What is football reverse betting? A technical analysis

Struggling to find an appropriate answer to ‘what is football reverse betting’? Your search is over. Today, I’ll be giving you the required information that will give you the knowledge to answer this question with confidence. At the same time, the knowledge acquired will give you the courage to sample such wagers if you choose to do so.

Additionally, while this form of sports betting wager may seem a little complicated on the surface, once you delve into how they work, you’ll see that they’re not so scary after all. With that said, there is still some key information that you have to know and understand to answer this question appropriately. 

football reverse betting

So without further ado, let’s dive into ‘what is football reverse betting’ right now.

Introduction – what is football reverse betting?

You may commonly hear reverse bets described in the same breath as ‘if bets’, and there is good reason for that. Essentially, both bets operate using the same fundamentals, only the respective wagers and ‘order’ of the bets are adapted between the two. And to understand football reverse betting, it’s first important to understand ‘if bets’. 

So – what is an if bet, first and foremost? These are similar to accumulator bets where each leg is dependent on the previous one. For example, if you made an accumulator-style ‘if bet’ with three legs, your first leg would need to win to trigger the next leg, and the same is true for the third leg. However, not all selections need to win for a return to come through, which is why ‘if bets' are not technically accumulators.

Instead, if the first leg won, you’d be paid out, and a portion of the winnings would automatically be assigned to the following leg – hence the ‘if’ part of these wagers. Of course, the proceeding stake is only assigned to the next leg ‘if’ the previous leg wins. If it doesn’t, the bet is over. 

But where is the connection between if bets and football reverse betting? Don’t worry, you’re about to find out.

Football reverse betting and the connection to ‘if bets’

You need to keep the structure of if bets in mind here, as the fundamentals are directly applied to football reverse bets. Yet if you recall, I touched upon the order of these bets, as this is extremely important from a tactical and functional standpoint. 

After all, you could chop and change a three-leg accumulator six different ways, right? This means you could structure the bet in six different sequences. Welcome to the world of football reverse bets! That’s exactly what these wagers do – they remove a ‘set sequence’ essentially. And the reasons for doing so are that you then have no worries about the sequence of your selected markets.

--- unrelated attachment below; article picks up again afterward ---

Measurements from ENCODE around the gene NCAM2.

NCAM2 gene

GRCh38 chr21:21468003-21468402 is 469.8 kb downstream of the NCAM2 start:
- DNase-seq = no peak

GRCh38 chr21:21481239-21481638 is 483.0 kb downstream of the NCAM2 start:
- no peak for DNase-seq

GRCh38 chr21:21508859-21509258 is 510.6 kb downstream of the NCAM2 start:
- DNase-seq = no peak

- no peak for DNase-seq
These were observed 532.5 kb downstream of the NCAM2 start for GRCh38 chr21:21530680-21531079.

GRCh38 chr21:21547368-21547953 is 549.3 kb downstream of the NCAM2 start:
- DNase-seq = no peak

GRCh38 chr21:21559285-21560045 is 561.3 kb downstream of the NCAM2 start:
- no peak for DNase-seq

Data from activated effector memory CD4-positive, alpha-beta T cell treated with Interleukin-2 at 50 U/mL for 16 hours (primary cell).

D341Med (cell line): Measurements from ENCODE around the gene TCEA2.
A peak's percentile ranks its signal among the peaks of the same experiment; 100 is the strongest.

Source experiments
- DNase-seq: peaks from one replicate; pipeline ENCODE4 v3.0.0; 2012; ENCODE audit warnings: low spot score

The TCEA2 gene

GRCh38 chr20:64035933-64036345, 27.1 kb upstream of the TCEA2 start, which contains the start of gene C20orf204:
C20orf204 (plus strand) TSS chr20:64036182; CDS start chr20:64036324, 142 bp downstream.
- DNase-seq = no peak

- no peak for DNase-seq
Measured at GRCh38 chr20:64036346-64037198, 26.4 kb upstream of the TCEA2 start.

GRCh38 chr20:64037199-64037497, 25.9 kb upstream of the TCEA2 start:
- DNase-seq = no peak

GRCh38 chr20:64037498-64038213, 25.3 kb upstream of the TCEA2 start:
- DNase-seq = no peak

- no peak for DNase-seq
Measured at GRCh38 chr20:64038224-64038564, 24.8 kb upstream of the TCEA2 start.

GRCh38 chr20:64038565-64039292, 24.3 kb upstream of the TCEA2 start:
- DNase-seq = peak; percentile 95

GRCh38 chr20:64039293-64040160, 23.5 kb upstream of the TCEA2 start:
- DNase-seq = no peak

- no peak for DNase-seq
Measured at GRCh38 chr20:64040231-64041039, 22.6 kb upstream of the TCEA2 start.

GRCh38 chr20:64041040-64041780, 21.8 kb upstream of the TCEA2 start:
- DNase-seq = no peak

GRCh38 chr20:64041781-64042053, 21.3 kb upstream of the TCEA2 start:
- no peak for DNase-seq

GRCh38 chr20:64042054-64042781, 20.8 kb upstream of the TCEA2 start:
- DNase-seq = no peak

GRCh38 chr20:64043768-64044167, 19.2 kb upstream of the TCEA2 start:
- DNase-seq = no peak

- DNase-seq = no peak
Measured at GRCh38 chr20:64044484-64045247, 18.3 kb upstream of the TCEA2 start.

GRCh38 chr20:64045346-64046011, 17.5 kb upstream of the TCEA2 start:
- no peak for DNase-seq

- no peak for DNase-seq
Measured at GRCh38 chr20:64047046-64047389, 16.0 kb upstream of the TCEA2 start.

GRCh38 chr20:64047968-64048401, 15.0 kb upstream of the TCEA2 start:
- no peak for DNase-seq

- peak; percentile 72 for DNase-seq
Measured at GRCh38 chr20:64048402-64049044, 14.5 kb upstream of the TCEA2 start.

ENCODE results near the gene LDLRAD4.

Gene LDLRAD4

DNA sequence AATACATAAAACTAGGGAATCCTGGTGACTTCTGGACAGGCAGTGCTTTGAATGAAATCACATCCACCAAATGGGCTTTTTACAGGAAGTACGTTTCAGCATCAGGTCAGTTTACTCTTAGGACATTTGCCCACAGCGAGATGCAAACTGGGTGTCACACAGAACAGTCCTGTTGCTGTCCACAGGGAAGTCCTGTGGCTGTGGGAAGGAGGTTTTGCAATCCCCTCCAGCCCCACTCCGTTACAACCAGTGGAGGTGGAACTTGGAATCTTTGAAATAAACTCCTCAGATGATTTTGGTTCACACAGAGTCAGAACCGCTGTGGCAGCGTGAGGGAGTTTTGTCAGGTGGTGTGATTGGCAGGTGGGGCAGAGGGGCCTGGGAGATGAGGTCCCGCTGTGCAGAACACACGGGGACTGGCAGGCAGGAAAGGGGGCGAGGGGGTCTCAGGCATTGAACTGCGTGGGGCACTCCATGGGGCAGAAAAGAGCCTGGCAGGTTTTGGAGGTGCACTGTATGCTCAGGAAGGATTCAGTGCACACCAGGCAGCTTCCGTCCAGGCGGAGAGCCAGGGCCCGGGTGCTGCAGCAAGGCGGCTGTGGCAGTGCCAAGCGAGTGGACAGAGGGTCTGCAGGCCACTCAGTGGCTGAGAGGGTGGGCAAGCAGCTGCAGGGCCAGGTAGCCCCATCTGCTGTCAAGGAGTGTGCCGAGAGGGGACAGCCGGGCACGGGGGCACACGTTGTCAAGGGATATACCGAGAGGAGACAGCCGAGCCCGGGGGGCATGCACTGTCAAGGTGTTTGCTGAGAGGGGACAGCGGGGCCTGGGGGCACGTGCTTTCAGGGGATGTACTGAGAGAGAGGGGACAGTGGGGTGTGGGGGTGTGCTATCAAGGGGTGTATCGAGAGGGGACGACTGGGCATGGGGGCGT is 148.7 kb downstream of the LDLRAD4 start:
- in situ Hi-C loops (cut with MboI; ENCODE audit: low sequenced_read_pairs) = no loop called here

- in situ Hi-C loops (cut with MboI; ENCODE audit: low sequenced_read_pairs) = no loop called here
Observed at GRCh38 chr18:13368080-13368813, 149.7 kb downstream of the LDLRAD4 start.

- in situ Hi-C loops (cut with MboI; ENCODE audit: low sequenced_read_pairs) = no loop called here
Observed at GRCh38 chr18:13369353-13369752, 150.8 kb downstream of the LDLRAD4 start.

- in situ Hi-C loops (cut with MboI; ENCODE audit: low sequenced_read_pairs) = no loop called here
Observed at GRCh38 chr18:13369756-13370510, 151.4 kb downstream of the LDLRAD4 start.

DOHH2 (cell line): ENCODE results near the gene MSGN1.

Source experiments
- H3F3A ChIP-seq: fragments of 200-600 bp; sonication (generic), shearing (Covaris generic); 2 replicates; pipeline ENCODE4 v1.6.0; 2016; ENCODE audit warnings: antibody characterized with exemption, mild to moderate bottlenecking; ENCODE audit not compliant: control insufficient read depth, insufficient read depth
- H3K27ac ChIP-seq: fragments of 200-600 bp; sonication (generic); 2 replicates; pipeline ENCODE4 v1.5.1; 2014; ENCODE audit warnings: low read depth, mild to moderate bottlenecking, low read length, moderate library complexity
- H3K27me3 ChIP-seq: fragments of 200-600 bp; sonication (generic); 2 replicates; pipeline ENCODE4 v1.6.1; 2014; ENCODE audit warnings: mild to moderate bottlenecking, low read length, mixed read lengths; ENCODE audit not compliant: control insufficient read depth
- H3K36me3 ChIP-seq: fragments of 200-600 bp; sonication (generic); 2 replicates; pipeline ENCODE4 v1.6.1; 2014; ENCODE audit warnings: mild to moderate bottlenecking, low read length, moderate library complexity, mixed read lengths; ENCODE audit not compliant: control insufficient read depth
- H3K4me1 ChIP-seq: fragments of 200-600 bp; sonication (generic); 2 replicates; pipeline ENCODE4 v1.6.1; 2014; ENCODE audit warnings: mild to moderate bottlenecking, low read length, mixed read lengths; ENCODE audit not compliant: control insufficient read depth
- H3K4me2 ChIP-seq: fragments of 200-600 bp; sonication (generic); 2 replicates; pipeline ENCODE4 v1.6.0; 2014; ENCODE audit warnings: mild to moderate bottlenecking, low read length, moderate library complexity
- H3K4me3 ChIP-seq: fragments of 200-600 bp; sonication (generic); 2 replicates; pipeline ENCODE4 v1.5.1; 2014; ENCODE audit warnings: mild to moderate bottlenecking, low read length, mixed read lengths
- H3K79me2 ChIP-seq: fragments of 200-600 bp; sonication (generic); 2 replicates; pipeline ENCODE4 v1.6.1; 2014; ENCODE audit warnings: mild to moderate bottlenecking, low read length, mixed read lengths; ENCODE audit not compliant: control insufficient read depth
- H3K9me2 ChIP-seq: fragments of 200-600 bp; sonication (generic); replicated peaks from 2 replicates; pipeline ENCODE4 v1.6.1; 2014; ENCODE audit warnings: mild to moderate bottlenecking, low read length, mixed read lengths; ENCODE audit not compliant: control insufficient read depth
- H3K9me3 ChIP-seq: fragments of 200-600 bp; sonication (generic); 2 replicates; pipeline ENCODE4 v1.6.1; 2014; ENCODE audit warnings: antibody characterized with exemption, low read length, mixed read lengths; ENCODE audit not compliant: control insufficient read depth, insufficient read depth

It really doesn’t matter, as football reverse bets will then operate using all of the available sequences and subsequent scenarios. However, as you may have gathered, reverse bets then require more wagers to be placed, and as a result, your overall exposure is higher. 

What is football reverse betting? Specifics of such wagers

At this point, I hope that the general idea of football reverse betting and its connection to ‘if bets’ is clear. If not, please read the previous sections again, as it is critical that you understand how the wagers operate before delving into the specifics that I am about to share. But assuming you’ve grasped the fundamentals, you can move into the specifics and advanced details of these wagers now.

Typical football reverse bets

In a typical football reverse bet, you’d usually choose between two and six markets. Adding to that, many bookmakers will only allow reverse bets for this number of selections anyway, so you haven’t got infinite flexibility with these wagers. Anyway, as an example of these reverse bets, you might choose the following:

  • Bet 1 – Chelsea to beat Brighton
  • Bet 2 – Manchester United to beat Sheffield United
  • Bet 3 – Arsenal to beat Newcastle

The number of ‘if bets’ involved

Now that you know that these bets have between two and six chosen markets, typically, how about the impact this has on the number of ‘if bets’ placed? I’ve revealed the impact below:

  • 3 selections – 6 bets
  • 4 selections – 12 bets
  • 5 selections – 20 bets
  • 6 selections – 30 bets

Note that the numbers work out this way as football reverse bets are designed to cover every possible sequence.

Understanding the stake

What does all of this mean for the stake? Well, as you might have guessed, the assigned stake is multiplied by the number of ‘if bets’ to cover the overall wager. So if you’d staked £1 and your football reverse bet had six selections, your total stake would be £30.

Advantages of football reverse bets

Lastly – why would you want to engage in such bets? If you’ve taken a punt on accumulators before, you probably know! Football reverse bets remove the need to win every selected leg to gain any kind of return on your wager. They are also far more flexible, as you end up covering the whole sequence. 

Of course, the possible returns aren’t as impressive, but if these bets come off – it’s better than winning nothing at all.


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Gavin Davison

Gavin is a full-time copywriter based in the UK and has developed in-depth knowledge of the igaming world by working in the betting industry for over five years. During this time, he has written thousands of articles covering various topics, including bookmaker reviews, ‘how to’ guides, bonus comparisons and much more.